Special mention also needs to be made regarding the NPCs in Baldur`s Gate, which are almost all magnificent. Some are annoying, like the awful Branwen with her battle shout "BY TEMPUS`SHIELD!" which still drives me up the wall. Some are comical, like Xzar the insane mage or Minsc the addled berserker. Some of them have story connections, like Minsc, Dynaheir and Edwin and all of them have interesting stories to tell if you keep them in your group and to top it all off inter NPC banter depending on which of them you keep around, giving you endless reasons for replaying the game with different NPCs in the group. And during all this the voice acting is perfect in every way, and the entire system of NPC based groups gives you the best reason in the world to explore, if gear and being obsessive won`t do it for you,, since you might otherwise miss one of them.
    My personal favorite is Kagain, the depressed, mean dwarf fighter with a drinking problem who keeps saying "I need an ale..." when combat begins. Some people may want to make their entire group from scratch but this can be done by setting up a multiplayer session anyway so it shouldn`t be an issue.

    On the "negative" side the game is absolutely merciless, exactly like the AD&D franchise it was based on, with casters easily able to wipe out your entire group with a single cast of hold person, charm person or something similar, which you can`t deal with too well until about level 5. Similarly archers are a pain in the butt, and single ones will oneshot low level mages while a group of them will make you tear your hair out. Of course the only solution to this is exploration to make sure you find all the gear, potions and spells you can possibly get your hands on to be able to survive. Also some areas are very annoying to explore, and the Firewine Bridge and ruins in particular. The AI will cause you to cry in confined and laborious locations, and especially when there`s respawn.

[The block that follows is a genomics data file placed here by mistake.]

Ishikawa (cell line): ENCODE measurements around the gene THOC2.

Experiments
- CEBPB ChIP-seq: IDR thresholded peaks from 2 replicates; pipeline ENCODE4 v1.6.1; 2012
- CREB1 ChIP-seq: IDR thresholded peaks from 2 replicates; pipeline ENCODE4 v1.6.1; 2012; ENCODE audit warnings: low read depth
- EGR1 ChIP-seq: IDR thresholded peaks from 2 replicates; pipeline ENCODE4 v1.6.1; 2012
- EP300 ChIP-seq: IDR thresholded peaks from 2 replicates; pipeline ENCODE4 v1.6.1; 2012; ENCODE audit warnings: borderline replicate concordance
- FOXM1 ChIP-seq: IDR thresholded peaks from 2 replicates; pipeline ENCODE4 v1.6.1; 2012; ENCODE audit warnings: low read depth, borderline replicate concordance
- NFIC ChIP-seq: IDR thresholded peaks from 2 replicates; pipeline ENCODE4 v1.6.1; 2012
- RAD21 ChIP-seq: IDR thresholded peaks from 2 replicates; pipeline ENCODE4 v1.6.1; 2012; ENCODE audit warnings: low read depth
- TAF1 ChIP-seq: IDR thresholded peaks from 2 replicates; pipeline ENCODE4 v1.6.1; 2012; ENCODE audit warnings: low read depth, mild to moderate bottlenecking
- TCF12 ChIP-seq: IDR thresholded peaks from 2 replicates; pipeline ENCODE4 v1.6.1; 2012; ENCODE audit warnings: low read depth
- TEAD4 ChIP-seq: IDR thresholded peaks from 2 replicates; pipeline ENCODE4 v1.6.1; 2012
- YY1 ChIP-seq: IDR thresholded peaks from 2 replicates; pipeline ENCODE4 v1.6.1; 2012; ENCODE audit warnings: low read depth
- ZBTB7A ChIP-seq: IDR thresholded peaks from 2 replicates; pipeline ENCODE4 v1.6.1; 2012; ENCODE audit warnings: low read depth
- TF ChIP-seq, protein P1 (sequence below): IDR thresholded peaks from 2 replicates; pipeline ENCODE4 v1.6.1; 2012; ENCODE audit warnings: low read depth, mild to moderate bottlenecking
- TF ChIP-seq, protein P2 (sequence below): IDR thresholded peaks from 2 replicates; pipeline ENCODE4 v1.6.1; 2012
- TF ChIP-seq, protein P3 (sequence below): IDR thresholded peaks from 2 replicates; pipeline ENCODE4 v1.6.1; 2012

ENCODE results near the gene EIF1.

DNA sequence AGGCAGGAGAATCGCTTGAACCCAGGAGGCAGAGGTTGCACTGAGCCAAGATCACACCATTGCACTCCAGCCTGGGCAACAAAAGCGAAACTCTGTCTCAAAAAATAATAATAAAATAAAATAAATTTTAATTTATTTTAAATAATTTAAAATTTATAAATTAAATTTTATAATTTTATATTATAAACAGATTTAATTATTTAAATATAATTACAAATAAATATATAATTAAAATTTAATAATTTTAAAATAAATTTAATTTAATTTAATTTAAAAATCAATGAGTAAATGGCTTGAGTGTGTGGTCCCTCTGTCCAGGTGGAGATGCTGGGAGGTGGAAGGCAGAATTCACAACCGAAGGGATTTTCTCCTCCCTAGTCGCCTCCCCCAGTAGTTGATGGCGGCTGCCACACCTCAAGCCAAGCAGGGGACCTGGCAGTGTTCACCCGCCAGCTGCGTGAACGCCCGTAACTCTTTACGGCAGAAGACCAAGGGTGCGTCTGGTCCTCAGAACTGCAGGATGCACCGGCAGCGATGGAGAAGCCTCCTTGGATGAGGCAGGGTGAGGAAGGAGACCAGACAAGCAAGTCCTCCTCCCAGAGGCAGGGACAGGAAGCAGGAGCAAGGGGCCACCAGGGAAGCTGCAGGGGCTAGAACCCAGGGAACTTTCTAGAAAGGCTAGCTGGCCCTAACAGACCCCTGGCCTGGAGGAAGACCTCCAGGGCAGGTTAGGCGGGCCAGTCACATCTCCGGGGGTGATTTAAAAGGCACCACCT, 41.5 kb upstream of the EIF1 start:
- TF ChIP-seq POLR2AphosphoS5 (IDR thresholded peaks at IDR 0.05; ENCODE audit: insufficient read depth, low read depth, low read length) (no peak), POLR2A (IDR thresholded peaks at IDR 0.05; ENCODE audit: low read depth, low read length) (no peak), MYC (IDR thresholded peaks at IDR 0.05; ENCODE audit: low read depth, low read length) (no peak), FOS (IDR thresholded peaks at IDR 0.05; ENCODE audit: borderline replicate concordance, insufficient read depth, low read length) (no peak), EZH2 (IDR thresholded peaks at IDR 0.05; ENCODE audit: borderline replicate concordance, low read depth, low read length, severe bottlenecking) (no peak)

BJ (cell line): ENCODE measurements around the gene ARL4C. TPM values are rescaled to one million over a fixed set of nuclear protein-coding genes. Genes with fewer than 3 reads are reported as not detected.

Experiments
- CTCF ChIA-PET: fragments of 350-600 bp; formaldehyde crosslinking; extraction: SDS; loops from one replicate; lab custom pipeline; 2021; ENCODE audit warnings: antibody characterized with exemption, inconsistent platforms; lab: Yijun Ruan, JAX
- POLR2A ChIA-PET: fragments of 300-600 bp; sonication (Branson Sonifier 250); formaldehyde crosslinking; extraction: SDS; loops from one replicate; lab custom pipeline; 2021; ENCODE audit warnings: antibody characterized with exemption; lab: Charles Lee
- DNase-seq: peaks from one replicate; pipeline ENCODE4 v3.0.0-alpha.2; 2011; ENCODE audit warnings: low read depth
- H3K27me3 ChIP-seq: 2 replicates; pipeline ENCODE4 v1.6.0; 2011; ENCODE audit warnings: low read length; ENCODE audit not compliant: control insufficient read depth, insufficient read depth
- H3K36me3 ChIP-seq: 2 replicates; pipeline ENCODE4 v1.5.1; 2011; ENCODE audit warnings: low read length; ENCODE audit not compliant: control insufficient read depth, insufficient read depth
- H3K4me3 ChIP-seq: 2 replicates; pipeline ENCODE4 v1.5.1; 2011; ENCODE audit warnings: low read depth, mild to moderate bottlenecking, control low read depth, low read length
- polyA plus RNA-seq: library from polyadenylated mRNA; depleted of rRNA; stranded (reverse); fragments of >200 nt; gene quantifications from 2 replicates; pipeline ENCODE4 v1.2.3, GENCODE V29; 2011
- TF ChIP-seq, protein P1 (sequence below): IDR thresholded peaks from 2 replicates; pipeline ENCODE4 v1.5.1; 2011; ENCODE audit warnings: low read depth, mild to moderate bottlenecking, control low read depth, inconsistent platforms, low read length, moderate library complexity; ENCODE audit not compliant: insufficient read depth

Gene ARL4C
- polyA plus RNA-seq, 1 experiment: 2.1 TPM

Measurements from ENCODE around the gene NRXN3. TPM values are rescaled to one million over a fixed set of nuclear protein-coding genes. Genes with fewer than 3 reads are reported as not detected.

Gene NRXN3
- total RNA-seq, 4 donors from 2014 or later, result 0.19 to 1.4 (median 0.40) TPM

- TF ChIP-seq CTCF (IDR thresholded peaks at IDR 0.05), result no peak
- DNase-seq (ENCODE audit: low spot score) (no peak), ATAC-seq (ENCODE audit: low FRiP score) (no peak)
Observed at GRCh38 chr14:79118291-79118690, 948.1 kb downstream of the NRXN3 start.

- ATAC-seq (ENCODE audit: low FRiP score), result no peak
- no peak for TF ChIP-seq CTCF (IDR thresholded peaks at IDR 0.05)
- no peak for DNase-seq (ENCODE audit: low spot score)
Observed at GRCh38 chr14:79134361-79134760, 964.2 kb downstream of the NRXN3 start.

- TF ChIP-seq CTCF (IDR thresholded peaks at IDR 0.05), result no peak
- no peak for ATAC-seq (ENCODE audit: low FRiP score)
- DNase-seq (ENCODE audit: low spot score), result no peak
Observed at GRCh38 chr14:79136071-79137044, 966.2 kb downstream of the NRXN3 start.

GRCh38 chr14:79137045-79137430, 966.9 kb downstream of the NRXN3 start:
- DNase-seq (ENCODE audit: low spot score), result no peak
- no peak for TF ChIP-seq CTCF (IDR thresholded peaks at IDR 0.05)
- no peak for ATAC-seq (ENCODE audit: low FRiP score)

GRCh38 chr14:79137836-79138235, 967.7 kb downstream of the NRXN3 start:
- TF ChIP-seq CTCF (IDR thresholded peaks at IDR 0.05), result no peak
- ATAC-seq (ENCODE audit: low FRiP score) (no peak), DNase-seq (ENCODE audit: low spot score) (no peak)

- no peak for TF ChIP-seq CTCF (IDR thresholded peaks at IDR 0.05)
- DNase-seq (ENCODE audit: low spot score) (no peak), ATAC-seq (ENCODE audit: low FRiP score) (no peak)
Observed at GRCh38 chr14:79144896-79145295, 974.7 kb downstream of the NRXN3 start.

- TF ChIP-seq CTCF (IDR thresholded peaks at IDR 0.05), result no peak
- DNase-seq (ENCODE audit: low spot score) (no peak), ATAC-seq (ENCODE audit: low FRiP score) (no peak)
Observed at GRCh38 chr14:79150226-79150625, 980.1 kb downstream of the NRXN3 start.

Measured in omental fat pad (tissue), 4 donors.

Of course all this frustration is authentic and a relic of the AD&D experience which is the setting where most nerds who were young in the 70s and 80s got punched in the nose for the first time after getting their best friend`s level 9 paladin killed by mistake, or causing the 29th level 2 dwarf warrior in a row to get killed by hobgoblins right outside town with all the other nerds mocking the victim. Ritual burning of character sheets ahoy!
    Sadly Baldur`s Gate has save games which break that good `ol nerd torture. Of course you`d never be able to finish the game without them, but real men play it without loading and saving. My personal record is level 5, at which point I was killed by gnolls, exploding in a shower or body parts.
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  17. May 20, 2011
    10
    The best Exploring-RPG, that Black Isle ever had created. Only the Love Interests are missing. But that's not really a minus, because they are introduced/invented in the second part.